Researched from original-language primary sources, this is a uniquely well-informed and multi-faceted history of the World War I air campaign of Bloody April.
Researched from original German-, French-, and English-language sources, and written by an authority on both air and ground military operations, author, Dr James S Corum examines how Bloody April caused Allied forces to reassess their approach to the use of airpower. Considering well-known problems such as technology and training doctrine, but also how the artillery-aircraft combination ideally had to work in late-WW I ground offensives, Dr Corum analyses what each side got wrong and why. He describes little-known parts of the April campaigns, such as both sides' use of strategic bombing with heavy aircraft, and considers the German use of advanced high-altitude reconnaissance aircraft with oxygen and heated suits while detailing the exploits of the infamous 'Red Baron', Manfred von Richthofen.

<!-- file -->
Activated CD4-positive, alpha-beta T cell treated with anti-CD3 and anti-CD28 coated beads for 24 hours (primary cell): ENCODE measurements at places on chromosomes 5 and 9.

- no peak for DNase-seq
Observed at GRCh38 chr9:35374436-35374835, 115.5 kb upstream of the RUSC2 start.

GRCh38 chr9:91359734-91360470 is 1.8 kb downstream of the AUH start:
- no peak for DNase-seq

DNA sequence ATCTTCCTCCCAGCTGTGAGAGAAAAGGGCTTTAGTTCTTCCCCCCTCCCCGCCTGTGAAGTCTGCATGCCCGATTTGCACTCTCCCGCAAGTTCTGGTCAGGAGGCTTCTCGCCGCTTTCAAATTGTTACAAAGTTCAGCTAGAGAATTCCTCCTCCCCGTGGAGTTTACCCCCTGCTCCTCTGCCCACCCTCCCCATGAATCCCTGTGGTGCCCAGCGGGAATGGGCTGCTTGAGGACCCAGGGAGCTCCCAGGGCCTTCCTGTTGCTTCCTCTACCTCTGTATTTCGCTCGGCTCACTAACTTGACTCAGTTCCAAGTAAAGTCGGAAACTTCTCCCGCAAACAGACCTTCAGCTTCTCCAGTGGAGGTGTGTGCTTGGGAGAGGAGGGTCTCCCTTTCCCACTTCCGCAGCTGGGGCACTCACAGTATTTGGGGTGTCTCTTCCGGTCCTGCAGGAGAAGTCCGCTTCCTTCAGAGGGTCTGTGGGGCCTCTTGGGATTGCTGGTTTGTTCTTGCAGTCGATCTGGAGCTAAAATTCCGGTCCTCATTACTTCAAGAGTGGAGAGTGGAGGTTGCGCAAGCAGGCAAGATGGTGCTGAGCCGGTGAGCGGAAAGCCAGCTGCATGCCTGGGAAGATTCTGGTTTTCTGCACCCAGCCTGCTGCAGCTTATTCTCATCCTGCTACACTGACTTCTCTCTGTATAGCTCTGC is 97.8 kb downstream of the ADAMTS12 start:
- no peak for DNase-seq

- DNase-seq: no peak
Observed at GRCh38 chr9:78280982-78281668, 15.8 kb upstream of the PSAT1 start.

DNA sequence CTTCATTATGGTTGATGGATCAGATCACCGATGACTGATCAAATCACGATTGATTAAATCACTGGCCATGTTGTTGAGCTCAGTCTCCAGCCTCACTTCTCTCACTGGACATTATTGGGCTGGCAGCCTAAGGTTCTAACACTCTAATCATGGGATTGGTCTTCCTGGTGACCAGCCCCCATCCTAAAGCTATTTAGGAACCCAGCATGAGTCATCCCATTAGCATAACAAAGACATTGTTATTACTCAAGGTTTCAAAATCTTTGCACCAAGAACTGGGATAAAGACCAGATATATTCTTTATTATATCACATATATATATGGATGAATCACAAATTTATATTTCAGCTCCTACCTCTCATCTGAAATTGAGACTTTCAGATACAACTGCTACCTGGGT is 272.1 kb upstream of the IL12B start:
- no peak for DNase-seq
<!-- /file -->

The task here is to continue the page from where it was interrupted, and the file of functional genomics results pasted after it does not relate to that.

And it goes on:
Lessons from Bloody April not only served to improve the coordination of Allied artillery and aircraft but subsequently aircraft played a much larger role in supporting ground troops in attack mode.
Bloody April paved the way for the airpower revolution that, by 1918, would make the Allies masters of the sky on the Western Front.